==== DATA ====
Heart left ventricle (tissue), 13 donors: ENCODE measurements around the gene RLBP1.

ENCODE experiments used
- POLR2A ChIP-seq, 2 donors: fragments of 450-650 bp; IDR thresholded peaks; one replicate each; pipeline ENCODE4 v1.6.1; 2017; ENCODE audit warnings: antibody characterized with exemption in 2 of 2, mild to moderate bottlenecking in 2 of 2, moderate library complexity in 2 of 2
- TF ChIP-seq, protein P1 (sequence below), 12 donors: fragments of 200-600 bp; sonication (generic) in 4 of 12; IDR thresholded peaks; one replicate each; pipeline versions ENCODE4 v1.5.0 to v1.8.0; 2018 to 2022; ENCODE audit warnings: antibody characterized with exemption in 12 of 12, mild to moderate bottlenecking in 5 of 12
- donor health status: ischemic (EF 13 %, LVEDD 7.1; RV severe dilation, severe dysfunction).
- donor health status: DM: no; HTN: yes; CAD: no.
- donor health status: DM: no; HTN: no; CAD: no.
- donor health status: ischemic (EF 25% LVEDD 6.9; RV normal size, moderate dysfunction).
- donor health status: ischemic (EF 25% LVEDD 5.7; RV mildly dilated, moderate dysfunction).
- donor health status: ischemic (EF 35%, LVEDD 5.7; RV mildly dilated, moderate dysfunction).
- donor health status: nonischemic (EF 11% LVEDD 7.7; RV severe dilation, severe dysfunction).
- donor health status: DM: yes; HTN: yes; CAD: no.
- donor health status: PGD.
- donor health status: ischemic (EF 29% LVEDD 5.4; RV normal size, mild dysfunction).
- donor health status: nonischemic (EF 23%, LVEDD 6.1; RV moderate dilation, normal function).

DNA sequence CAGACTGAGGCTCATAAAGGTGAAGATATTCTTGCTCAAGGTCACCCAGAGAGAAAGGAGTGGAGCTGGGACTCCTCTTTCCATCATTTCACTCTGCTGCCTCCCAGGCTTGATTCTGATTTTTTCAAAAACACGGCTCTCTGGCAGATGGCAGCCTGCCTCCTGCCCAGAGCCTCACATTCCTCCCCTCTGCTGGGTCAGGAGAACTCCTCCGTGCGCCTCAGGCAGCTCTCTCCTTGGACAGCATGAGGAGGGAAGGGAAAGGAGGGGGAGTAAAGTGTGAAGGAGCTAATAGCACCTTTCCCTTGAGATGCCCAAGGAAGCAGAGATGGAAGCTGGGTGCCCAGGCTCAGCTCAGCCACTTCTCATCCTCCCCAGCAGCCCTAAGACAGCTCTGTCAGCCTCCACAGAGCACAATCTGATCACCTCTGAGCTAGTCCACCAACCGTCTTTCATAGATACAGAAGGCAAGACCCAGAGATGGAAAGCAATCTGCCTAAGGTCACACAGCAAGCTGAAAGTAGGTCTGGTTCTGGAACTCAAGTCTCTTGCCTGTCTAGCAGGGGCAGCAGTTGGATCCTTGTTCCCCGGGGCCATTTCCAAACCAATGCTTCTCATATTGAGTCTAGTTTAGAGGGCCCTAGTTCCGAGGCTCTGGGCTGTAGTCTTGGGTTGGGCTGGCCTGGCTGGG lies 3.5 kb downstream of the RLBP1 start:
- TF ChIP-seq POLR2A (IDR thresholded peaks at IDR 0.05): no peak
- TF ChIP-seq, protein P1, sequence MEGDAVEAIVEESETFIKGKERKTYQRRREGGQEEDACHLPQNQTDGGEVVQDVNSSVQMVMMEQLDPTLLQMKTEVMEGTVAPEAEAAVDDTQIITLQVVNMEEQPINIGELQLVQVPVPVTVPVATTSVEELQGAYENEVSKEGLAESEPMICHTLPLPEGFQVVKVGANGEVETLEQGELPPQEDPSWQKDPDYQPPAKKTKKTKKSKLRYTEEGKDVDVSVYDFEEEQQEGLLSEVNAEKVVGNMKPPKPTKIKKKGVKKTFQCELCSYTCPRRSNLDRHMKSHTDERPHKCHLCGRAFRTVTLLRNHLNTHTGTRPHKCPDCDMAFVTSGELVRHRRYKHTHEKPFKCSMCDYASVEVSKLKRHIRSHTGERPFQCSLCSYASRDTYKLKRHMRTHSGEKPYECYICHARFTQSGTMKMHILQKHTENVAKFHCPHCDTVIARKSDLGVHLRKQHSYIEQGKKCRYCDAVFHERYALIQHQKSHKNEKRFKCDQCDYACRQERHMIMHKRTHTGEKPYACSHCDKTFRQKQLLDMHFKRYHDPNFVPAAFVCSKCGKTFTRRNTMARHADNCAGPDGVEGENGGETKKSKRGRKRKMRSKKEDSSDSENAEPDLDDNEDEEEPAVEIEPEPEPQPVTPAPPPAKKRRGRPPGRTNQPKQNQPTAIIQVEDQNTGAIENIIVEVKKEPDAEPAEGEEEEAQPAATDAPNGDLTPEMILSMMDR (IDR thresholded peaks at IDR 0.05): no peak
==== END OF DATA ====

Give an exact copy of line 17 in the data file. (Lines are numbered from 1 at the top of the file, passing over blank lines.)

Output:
- TF ChIP-seq POLR2A (IDR thresholded peaks at IDR 0.05): no peak